By Jack Forehand (@practicalquant) — Investment professionals like to use a myriad of fancy terms to measure risk. The problem with almost all of them is that they are in no way understandable for the average investor. Words like standard deviation, max drawdown, tracking error and Sharpe ratio are often thrown around to judge how risky a portfolio is. Those concepts are not only very difficult for investors to understand, but they also aren’t all that… Read More
A key component of becoming a successful investor, writes Morgan Housel of the Collaborative Fund, is the “ability to be comfortable being uncomfortable.” Investors, he says, “have a fascination with no-brainers, obvious decisions, and easy money. The phrases should be chapter titles in a book on the ease of deluding yourself.” He argues that finding well-performing investments requires above-average intelligence but also the willingness to “endure more discomfort and uncertainty than others.” Housel cites a comment… Read More
When evaluating an equity fund’s volatility, more attention should be paid to “max drawdown”—the maximum decline a fund has experienced from peak to trough over a given period—than to standard deviation (how far returns move from the average). This according to a recent article in The Wall Street Journal. The article notes that a higher standard deviation generally indicates greater volatility. The stock market’s current standard deviation of 18%, it explains, indicates that “the majority—though… Read More
Last month, Bloomberg’s Erick Schatzker sat down with Howard Marks, co-chairman of Oaktree Capital, to discuss the fund manager’s investment approach. With respect to whether the now-stretched equity valuations make for what some are calling “treacherous” conditions, Marks comments, ” The riskiest thing in the world is to believe there’s no risk. When people talk about risk in the market, that’s a healthy thing.” According to Marks, however, there is an incongruity between words… Read More
Howard Marks, Oaktree’s CEO, recently wrote an article for Barron’s on investment risk, and how to quantify it. His answer: you simply can’t.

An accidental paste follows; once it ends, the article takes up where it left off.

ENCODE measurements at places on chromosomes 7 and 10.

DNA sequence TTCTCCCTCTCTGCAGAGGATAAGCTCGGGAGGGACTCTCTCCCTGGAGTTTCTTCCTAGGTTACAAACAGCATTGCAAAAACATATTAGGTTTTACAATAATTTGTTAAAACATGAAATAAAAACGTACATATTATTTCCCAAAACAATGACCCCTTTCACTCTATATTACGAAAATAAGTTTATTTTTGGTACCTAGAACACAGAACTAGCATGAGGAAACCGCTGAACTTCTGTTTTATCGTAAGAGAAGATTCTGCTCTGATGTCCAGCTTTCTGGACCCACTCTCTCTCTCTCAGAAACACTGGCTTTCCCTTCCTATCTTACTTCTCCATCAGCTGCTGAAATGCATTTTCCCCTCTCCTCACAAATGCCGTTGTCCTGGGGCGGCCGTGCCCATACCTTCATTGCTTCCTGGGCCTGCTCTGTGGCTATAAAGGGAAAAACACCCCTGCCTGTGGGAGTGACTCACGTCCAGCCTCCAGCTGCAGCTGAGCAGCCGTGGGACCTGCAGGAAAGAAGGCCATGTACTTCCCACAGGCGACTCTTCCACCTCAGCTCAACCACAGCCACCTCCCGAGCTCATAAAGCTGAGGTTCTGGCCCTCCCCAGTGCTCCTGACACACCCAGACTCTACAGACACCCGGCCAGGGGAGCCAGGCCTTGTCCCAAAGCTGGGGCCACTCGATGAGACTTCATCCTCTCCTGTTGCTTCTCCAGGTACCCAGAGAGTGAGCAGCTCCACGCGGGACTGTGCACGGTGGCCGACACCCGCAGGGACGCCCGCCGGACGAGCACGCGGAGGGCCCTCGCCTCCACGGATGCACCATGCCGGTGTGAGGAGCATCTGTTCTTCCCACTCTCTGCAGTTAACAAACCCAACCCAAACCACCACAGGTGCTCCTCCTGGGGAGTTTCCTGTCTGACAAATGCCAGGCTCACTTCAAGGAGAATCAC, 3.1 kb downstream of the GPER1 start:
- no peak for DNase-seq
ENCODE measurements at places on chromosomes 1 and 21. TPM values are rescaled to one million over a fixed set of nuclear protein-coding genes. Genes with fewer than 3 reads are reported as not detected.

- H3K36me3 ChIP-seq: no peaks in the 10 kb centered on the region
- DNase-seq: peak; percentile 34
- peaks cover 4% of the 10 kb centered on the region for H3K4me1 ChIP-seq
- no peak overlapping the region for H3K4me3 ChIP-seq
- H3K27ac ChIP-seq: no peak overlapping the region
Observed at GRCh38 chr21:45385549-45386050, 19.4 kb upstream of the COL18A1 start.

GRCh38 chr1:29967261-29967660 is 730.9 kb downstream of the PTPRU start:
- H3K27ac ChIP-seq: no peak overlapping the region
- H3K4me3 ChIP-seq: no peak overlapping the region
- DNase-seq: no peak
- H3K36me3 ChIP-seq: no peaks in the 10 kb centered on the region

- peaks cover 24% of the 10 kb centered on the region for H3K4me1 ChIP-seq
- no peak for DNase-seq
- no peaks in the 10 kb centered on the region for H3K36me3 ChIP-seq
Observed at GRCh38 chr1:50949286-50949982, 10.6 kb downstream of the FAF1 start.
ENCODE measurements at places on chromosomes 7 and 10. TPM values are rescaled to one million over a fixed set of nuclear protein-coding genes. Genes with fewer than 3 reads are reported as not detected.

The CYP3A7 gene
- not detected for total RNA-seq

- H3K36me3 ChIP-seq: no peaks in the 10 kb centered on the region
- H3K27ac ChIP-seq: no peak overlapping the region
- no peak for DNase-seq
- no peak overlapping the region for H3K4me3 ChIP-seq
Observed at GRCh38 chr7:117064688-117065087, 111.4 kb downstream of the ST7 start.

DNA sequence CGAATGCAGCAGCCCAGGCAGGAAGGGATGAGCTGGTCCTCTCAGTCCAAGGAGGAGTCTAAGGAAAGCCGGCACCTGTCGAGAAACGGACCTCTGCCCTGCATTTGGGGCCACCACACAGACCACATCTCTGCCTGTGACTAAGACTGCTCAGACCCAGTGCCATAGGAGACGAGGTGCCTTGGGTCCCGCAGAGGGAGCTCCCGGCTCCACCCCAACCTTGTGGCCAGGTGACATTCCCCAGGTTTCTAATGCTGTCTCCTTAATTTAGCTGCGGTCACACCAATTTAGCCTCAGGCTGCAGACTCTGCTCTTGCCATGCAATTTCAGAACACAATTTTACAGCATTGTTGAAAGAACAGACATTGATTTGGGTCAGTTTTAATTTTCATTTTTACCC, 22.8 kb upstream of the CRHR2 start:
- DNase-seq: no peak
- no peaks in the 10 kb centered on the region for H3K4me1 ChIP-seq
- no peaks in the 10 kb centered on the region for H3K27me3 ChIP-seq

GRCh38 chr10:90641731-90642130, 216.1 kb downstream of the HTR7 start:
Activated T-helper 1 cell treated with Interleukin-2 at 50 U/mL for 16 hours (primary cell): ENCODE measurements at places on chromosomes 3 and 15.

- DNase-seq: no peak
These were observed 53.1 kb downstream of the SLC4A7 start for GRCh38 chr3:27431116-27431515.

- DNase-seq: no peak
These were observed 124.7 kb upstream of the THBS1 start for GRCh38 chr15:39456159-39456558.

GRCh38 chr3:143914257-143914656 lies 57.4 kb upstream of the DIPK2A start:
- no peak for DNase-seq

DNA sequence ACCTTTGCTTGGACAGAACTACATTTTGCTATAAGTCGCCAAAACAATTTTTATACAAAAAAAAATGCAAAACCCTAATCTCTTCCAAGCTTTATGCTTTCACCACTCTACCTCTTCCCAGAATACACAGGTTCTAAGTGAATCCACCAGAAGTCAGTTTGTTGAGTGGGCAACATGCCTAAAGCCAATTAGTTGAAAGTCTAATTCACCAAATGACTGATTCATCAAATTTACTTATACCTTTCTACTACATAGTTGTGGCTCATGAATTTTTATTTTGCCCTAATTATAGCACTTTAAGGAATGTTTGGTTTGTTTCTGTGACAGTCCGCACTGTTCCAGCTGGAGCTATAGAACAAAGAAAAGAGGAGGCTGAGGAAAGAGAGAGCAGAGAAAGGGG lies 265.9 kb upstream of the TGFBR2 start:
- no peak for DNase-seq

In the investing world, the standard thinking seems to be that the older you get, the less risk you should take on. But Charles Schwab’s Liz Ann Sonders says that’s not always the case.
How much risk can you handle in your investment portfolio? In a recent Wall Street Journal column, Jason Zweig looked at how to answer that question — and how brain science can offer some clues.
A periodic look through the archives of the greatest investor in history In Berkshire Hathaway’s 1993 Letter to Shareholders, Warren Buffett offered his thoughts on risk. Below is an excerpt from the letter.
While most strategists talk about risk as a static factor, emerging research indicates that people’s penchant for risk-taking is quite changeable from moment to moment — and that may have major implications for Federal Reserve policy.
For years, volatility and risk have been synonymous in stock market discussions. But in recent commentary, top performing fund manager Bill Nygren says otherwise. In a piece posted on Oakmark’s web site, Nygren notes that Oakmarks’ funds have been more volatile this year, and cites a couple reasons. One, he says, is that in a quest for yield in this low-yield bond climate, many investors “have begun to pay nearly unprecedented prices for stocks that… Read More